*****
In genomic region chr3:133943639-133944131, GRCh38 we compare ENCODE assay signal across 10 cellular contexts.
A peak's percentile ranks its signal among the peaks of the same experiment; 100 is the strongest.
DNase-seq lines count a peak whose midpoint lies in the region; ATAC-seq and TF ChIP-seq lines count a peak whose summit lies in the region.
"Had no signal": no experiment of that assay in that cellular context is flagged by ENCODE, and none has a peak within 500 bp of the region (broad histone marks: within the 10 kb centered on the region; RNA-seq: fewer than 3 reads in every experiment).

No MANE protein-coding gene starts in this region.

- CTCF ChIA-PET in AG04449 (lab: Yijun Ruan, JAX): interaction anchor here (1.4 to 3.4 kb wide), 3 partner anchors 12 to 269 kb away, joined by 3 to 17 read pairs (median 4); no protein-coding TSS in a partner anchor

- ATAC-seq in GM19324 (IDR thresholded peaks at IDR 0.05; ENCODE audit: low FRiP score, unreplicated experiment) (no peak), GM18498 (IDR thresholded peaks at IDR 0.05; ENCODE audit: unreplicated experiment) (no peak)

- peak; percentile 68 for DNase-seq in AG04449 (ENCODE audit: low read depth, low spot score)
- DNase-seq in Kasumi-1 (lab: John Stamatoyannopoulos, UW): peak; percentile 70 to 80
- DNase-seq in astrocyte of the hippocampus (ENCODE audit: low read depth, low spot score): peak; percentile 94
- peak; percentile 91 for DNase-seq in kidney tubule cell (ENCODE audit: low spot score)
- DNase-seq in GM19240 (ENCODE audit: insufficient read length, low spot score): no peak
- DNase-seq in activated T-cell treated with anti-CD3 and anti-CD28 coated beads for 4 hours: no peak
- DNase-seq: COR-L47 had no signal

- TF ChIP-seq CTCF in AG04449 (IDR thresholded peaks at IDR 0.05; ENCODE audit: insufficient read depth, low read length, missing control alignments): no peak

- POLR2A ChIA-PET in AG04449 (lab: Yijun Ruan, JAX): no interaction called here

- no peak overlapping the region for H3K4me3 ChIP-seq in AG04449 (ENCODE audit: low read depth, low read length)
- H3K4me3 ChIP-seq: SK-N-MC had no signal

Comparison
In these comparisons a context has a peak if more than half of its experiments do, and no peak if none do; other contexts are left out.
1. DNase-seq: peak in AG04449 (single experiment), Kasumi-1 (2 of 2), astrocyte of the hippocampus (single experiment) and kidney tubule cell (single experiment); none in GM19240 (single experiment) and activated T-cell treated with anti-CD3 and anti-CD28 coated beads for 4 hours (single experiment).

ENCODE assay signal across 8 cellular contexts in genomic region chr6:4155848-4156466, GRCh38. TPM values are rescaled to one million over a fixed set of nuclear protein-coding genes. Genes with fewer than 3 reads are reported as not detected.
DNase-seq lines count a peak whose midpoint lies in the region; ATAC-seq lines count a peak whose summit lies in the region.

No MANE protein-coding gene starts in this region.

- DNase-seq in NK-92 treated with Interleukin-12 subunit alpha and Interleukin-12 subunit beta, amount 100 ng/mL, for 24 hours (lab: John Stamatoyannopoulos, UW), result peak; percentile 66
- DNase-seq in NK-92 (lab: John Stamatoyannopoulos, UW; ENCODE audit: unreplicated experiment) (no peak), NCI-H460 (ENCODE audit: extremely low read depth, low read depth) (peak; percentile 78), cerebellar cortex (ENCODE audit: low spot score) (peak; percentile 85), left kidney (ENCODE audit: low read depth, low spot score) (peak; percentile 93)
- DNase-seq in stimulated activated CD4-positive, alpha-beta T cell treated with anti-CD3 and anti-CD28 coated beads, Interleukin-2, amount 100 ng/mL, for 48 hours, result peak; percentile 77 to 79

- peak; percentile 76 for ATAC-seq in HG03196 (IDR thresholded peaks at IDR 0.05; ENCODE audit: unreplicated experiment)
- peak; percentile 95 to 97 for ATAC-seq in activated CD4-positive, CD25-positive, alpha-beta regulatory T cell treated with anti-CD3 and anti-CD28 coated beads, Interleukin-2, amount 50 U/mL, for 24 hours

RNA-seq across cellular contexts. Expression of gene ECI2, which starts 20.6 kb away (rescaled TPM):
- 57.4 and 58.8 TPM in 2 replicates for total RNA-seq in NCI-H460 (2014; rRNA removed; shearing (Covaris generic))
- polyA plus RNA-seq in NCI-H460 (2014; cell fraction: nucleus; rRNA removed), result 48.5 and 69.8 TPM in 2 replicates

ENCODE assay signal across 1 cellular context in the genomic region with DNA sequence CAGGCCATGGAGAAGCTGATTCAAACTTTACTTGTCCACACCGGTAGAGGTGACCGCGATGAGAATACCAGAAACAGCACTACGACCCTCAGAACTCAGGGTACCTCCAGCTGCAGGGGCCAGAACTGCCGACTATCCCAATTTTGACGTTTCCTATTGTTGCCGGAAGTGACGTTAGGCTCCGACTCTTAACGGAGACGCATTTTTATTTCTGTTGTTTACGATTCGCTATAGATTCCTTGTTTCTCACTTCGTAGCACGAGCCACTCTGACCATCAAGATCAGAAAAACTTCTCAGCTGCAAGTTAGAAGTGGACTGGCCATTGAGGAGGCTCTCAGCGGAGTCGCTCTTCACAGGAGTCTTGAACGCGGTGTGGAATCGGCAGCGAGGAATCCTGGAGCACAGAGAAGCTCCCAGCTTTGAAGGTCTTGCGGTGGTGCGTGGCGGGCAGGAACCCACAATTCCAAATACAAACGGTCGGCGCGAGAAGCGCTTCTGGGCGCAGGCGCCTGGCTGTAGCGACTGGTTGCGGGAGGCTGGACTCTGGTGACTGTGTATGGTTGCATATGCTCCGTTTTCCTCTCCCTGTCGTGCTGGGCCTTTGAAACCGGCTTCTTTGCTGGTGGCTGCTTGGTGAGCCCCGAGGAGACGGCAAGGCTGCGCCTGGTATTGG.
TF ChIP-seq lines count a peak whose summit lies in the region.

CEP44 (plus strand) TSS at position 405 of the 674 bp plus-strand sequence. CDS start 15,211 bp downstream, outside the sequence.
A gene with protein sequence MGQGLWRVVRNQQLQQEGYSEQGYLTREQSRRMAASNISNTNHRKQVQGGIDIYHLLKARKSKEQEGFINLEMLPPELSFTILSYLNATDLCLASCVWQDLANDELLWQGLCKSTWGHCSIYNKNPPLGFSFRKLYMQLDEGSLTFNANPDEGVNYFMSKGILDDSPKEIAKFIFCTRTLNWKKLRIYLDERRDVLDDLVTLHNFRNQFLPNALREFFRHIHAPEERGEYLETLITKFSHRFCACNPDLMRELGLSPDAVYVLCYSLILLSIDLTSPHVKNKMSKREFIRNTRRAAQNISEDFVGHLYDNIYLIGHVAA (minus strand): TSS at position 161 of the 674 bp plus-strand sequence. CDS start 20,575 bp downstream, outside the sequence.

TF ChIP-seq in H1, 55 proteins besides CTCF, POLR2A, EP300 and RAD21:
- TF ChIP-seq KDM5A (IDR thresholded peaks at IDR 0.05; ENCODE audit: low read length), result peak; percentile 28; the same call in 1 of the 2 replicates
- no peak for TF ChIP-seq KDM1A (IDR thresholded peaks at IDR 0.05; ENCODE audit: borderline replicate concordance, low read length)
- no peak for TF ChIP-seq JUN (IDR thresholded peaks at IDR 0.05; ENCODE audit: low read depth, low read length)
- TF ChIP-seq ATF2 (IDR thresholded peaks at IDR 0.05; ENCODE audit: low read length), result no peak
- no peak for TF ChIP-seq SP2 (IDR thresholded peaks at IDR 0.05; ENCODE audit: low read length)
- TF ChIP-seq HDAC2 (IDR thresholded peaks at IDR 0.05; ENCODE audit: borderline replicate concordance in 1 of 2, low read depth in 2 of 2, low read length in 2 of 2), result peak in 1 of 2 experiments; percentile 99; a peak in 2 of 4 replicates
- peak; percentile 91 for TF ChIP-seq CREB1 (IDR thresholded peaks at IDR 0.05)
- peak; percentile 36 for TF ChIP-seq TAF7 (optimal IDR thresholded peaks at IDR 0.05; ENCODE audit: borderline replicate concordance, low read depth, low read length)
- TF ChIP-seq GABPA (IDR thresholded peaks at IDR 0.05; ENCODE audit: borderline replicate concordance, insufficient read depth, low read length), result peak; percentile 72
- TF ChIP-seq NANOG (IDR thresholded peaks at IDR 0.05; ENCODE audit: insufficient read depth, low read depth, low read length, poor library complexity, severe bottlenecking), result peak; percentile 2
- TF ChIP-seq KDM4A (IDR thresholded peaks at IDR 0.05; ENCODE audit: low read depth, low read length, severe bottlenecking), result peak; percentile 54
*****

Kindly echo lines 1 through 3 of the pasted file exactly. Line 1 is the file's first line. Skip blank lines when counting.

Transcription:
In genomic region chr3:133943639-133944131, GRCh38 we compare ENCODE assay signal across 10 cellular contexts.
A peak's percentile ranks its signal among the peaks of the same experiment; 100 is the strongest.
DNase-seq lines count a peak whose midpoint lies in the region; ATAC-seq and TF ChIP-seq lines count a peak whose summit lies in the region.